Dave Bittner: [00:00:03:05] RSA updates, including the general support being voiced for strong encryption, technology trends, and a keynote by the Director of NSA. Elsewhere, the US continues efforts to enlist industry against ISIS in cyberspace. The DROWN vulnerability, patched yesterday by OpenSSL, is thought to affect about a third of all https sites. A new version of the Bifrose Trojan is out, and designed for Linux systems. And Europe watches closely as Apple and the FBI face off in court and Congress.
Dave Bittner: [00:00:34:00] This podcast is made possible by the Economic Alliance of Greater Baltimore. Helping Maryland lead the nation in cybersecurity with a large highly-qualified workforce, 20,000 job openings, investment opportunities and proximity to key buyers. Learn more at greaterbaltimore.org
Dave Bittner: [00:00:55:00] I'm Dave Bittner in San Francisco with your CyberWire summary for Wednesday March 2nd 2016. We're at RSA again, podcasting from the floor of the world's leading cybersecurity conference and exposition. The first order of business must be congratulations of the 2016 Turing Award winners. Whitfield Diffie and Martin E. Hellman were honored for the pioneering work that gave us public-key encryption. The two also expressed themselves concerning the crypto wars, warning of the potential for abuse ("tyranny," as Diffie put it) and the signing (by Hellman) of an amicus brief in sympathy with Apple.
Dave Bittner: [00:01:30:00] Industry leaders were in full-throated, full cry in pursuit of guarantees of strong encryption. Microsoft president, Brad Smith, was particularly direct, warning that "The path to hell starts at the backdoor." His views found general agreement, although another crypto pioneer, Adi Shamir, did express a degree of understanding for the FBI's position. While he found the possible precedents of a ruling in the Bureau's favor troubling, he also thought that their request of Apple was more narrowly circumscribed than it's been generally represented. And, standing at hell's backdoor or not, for what it's worth it seemed to our stringers that the Bureau's representatives at their booth have received basically cordial visits.
Dave Bittner: [00:02:10:00] NSA's position in the crypto wars has been publicly much quieter and more nuanced than those taken by the Justice Department, and far more accepting, on the face of it, of the general availability of strong encryption, which is, as NSA Director Rogers has said, "here to stay."
Dave Bittner: [00:02:25:00] Admiral Rogers delivered a keynote yesterday that's being widely reported as a plea for more cooperation between industry and the Intelligence Community. It was indeed that, but it also expressed an understanding that problems in cybersecurity are complex and variegated—problems for foxes, not hedgehogs. It's refreshing to see complexity acknowledged where one often hears glib calls for moonshots or Manhattan Projects (two hedgehog programs if there ever were any). Remember, the fox knows many things, but the hedgehog knows one big thing. Admiral Rogers has also been warning that an attack on US infrastructure is a practical inevitability. He expects utilities in the US to sustain disruptions at least as severe as those the western Ukraine saw at the end of last year, and he continues to urge that the grid in particular be prepared to parry and recover from industrial control system attacks.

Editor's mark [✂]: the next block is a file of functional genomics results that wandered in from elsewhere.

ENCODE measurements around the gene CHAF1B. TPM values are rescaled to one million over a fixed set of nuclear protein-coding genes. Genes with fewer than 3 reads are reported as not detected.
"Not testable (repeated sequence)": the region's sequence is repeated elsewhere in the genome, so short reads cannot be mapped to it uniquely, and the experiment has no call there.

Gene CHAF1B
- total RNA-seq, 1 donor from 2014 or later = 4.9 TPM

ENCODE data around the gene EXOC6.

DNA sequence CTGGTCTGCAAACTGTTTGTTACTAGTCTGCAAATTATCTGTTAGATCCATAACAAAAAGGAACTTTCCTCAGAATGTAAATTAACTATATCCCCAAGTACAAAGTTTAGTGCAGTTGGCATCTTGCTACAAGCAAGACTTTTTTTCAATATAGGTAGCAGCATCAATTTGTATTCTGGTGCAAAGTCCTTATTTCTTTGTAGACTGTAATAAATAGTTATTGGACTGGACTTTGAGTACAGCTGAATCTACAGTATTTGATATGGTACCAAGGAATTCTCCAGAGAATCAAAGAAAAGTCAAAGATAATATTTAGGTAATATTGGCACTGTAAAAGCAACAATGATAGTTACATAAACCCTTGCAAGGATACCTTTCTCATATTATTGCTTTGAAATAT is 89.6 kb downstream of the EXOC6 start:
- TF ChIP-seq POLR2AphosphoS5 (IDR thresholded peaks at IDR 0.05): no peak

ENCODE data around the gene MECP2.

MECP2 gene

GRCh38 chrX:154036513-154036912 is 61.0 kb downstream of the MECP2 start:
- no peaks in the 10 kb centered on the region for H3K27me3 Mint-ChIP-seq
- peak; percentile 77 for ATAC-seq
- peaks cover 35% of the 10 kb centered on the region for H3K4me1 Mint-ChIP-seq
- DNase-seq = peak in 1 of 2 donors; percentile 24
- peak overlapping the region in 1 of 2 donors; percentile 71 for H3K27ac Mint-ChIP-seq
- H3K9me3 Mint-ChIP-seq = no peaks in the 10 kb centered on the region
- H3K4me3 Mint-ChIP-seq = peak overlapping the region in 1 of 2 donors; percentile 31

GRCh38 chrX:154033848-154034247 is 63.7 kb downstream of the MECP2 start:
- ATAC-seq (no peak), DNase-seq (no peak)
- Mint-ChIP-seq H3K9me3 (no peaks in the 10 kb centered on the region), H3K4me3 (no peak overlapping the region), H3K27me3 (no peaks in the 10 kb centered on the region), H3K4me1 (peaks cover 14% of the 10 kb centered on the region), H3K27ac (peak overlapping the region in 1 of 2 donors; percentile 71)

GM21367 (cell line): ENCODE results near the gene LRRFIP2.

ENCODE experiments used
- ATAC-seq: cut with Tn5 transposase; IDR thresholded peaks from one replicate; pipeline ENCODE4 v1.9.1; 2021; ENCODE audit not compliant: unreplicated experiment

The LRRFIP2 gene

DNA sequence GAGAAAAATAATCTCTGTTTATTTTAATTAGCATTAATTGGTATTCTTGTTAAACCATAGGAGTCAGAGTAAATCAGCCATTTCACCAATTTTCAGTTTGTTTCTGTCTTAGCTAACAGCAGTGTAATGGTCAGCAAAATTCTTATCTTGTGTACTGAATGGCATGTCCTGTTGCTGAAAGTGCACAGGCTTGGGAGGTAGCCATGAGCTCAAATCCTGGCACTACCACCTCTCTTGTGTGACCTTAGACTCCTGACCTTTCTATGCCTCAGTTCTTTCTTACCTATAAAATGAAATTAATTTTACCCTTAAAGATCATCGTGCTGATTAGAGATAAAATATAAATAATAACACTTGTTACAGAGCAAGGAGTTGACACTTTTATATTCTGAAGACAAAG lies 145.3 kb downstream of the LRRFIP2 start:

Dave Bittner: [00:03:17:00] TechCrunch has declared this the year of "Security + Machine Learning + Artificial Intelligence" at RSA. That's a fair characterization of the technologies and approaches on offer, but we would add some additional specificity to this characterization. It's also the year of systems integration, OSINT, and, above all, anomaly detection. There's a general interest in threat intelligence, but that interest is more concerned this year with risk reduction than it is with attribution.
Dave Bittner: [00:03:42:00] Turning from RSA to the wider world, the widely expected and hitherto mysterious OpenSSL patch arrived yesterday, and we now know what was being plugged. It's a TLS/SSL vulnerability being called "DROWN"; a forced acronym derived from Decrypting RSA using Obsolete and Weakened eNcryption. It's generally regarded as a serious bug. About a third of all HTTPS servers are thought to be susceptible to DROWN attacks, which depend upon the old export-grade backdoor formerly mandated for US-made security products. Strong encryption partisans cite DROWN as further evidence of their central contention that weakened encryption does far more damage than it does good.
Dave Bittner: [00:04:21:00] TrendLabs finds a new variant of the Bifrose Trojan designed for deployment against Unix (and "Unix-like") systems. They attribute the development to the threat actors behind the "Shrouded Crossbow" campaign.